A turning point, making history, success, a fraud, resistance as usual, a decisive agreement, a first step: these phrases were used in the media to describe the outcome of the recent United Nations climate change talks held in Paris.
On Dec. 12, nearly 200 countries reached an agreement to respond to global warming and published individual action plans on how each country will reduce greenhouse gas emissions. Countries will be required to review the plans every five years, starting in 2023. The plans and actions are contingent on securing funding — the agreement acknowledged that $100 billion in loans and donations will need to be raised each year to finance related projects — and ratification of the agreement will take place April 22, Earth Day, in New York City.
When asked to describe the 21st Conference of the Parties — the gathering’s official name — in one word, Gillian Bowser, research scientist in CSU’s Natural Resource Ecology Lab, said, “Energy.” Julia Klein, associate professor of Ecosystem Science and Sustainability, said, “inspiring.” “Complex,” was the word used by Dale Lockwood of the School of Global Environmental Sustainability.
During the conference, Bill Ritter, director of CSU’s Center for the New Energy Economy, sent an email and described “a great deal of excitement that we may get a deal in Paris that is purposeful and directional.”
Consensus driven by policymakers, business leaders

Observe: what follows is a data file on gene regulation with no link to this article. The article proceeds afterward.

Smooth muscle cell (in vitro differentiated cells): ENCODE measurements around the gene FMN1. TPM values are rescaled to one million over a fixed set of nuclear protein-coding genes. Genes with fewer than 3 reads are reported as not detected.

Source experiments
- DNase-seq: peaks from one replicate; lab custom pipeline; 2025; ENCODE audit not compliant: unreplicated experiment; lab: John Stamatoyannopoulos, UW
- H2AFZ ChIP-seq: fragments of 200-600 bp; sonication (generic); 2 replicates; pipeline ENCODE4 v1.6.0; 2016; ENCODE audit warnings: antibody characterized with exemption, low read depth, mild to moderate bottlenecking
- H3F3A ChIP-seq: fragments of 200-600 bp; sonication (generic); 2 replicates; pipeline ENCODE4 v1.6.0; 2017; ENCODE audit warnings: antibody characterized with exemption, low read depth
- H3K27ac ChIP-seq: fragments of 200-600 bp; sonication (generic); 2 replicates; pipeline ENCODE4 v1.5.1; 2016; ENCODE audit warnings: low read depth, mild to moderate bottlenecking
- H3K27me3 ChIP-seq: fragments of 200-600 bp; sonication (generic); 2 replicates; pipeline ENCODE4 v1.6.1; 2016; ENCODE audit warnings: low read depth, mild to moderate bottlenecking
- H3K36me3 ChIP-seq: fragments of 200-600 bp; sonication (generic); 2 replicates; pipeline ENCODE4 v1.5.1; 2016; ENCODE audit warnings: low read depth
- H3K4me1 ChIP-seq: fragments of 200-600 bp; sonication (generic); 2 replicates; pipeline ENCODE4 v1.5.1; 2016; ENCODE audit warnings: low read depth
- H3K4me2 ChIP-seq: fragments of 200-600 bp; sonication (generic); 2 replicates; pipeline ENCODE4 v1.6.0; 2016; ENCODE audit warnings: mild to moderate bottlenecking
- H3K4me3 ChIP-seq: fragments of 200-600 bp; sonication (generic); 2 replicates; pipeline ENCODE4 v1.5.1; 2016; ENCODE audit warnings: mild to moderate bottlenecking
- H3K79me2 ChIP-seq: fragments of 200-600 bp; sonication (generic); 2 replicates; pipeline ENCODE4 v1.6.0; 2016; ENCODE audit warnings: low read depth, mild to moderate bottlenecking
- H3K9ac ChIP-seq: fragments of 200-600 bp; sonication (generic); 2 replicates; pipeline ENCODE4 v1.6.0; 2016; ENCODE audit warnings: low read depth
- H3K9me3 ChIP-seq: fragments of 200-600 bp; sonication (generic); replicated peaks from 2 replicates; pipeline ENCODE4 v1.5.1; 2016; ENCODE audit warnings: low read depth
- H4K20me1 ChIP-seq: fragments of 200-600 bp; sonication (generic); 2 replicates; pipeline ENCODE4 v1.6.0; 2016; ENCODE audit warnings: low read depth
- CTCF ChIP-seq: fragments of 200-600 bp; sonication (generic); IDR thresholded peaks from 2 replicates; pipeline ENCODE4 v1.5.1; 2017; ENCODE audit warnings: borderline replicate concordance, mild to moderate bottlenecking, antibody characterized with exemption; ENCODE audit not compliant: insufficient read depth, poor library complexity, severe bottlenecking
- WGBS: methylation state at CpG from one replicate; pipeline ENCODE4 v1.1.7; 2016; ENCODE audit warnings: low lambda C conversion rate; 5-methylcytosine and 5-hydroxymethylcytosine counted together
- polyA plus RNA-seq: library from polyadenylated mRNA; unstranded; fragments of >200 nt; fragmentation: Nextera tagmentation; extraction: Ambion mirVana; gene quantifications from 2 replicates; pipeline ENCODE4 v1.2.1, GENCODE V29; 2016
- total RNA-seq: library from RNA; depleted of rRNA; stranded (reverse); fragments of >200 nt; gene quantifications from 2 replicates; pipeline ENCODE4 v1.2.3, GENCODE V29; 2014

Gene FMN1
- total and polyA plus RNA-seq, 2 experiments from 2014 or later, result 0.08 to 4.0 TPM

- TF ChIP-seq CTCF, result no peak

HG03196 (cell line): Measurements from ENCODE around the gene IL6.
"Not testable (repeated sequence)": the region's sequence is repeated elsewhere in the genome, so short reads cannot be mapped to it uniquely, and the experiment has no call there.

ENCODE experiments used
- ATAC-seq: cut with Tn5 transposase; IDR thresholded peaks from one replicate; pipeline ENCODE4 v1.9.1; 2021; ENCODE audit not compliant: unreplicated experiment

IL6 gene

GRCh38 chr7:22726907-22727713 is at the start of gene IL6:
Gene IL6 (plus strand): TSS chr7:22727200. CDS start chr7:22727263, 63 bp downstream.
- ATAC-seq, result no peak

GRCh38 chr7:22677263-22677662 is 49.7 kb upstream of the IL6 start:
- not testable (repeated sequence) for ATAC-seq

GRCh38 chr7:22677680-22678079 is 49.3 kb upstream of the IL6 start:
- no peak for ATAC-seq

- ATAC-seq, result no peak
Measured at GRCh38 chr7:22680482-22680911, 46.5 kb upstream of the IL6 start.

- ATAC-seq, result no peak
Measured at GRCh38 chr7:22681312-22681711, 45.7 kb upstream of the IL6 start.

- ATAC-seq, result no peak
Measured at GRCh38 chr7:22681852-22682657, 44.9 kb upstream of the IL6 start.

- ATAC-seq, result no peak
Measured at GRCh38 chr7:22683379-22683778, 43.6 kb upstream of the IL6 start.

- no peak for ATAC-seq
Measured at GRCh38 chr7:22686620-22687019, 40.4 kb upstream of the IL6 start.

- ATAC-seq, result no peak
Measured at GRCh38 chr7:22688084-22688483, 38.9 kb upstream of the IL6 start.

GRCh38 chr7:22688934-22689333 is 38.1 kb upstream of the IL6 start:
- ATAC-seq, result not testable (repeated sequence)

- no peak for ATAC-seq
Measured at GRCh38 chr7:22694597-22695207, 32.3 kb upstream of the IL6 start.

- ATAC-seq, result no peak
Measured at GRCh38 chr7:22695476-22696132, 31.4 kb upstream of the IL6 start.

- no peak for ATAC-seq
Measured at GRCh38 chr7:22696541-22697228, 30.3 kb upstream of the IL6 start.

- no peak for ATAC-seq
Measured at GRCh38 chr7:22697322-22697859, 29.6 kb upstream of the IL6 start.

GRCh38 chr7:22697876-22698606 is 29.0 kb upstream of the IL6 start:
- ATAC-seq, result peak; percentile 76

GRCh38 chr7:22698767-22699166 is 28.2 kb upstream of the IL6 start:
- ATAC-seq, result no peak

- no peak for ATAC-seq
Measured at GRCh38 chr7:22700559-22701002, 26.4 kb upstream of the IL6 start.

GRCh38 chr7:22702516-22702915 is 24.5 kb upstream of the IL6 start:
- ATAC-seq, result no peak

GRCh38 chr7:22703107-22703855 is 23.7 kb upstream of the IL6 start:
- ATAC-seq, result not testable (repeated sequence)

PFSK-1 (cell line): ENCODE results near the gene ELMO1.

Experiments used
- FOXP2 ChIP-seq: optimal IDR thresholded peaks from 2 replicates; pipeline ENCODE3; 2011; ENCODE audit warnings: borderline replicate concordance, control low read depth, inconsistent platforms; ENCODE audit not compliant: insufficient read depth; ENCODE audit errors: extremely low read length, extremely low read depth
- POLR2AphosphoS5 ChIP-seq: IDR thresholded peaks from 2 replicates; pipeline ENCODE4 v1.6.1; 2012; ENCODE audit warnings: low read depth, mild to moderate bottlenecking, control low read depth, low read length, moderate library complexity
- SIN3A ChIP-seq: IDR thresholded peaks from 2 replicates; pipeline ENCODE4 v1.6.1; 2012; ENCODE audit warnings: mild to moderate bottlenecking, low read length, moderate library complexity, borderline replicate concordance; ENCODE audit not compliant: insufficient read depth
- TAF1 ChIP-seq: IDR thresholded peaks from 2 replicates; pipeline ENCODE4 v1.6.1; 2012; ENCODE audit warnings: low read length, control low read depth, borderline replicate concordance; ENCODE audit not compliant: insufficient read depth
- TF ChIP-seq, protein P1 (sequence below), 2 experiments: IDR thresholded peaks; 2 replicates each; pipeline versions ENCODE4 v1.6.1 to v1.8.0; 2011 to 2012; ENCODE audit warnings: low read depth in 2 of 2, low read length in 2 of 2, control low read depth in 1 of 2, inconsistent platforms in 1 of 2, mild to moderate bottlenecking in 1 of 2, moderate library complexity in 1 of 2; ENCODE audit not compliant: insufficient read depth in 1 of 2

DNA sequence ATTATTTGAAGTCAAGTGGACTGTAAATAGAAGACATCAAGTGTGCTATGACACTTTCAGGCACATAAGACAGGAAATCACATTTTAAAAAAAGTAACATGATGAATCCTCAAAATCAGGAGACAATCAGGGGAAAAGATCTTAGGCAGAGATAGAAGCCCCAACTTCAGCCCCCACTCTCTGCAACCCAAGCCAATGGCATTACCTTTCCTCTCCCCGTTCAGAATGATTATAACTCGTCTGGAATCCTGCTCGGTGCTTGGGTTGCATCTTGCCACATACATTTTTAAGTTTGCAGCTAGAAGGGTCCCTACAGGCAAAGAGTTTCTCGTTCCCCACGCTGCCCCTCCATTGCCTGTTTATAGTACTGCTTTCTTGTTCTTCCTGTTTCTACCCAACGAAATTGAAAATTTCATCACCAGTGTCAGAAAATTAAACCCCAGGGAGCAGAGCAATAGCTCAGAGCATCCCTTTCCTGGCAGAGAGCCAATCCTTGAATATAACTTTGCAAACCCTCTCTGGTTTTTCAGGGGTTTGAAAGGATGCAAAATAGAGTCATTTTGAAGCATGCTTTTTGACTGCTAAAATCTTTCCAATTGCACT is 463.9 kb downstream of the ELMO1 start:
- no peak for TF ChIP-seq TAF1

For Bowser, this was the eighth COP that she attended. She said that the large presence of business leaders and cities played a role in urging leaders to reach a consensus.
“Key business messages seemed to be about ‘stranded assets,’ based on rapidly falling prices of fossil fuels and investments in renewable energy, which have now surpassed investments in fossil fuel development,” she said. Graphics highlighting those investments were used in several meetings, Bowser said, most notably in talks by former Vice President Al Gore and at Conservation International’s meetings.
Bowser also said the “continuous” presence of Secretary of State John Kerry as well as a wide swath of CEOs from companies including Walmart and Ikea — combined with chief sustainability officers from Google, Kellogg and other prominent businesses — made a difference. “It was a bit dizzying to see all those folks wandering around the COP,” she said.
Bowser said she returned from the Paris talks with new fodder for her research, which focuses on women in sustainability. “Observing the role and function of the women’s group is fascinating,” she said.
“The women’s group went into panic mode when the first draft was released at one paragraph involving women’s equality and indigenous rights, which had been tagged for removal by the United States and Norway,” she said. “One observer ironically commented that we were in agreement with the Saudis over human rights for the first time! This led to a pile of meetings, running around checking text, trying to find negotiators and drafting language.”
Klein, who heads up the Mountain Sentinels Collaborative Network, a research consortium funded by the National Science Foundation, said the climate deal can help the more than 50 mountain regions around the world working on sustainability through the network. “We now have more confidence in the amount of climate change to expect in a given region and can assess how this is likely to interact with other pressures mountains are facing,” she said.
The Paris agreement’s mention of the importance of respecting the rights of indigenous and vulnerable people is also relevant, Klein said. “Through our work, we represent a large range of indigenous and vulnerable communities,” she said. “This text may help to provide further opportunities for advancing our work.”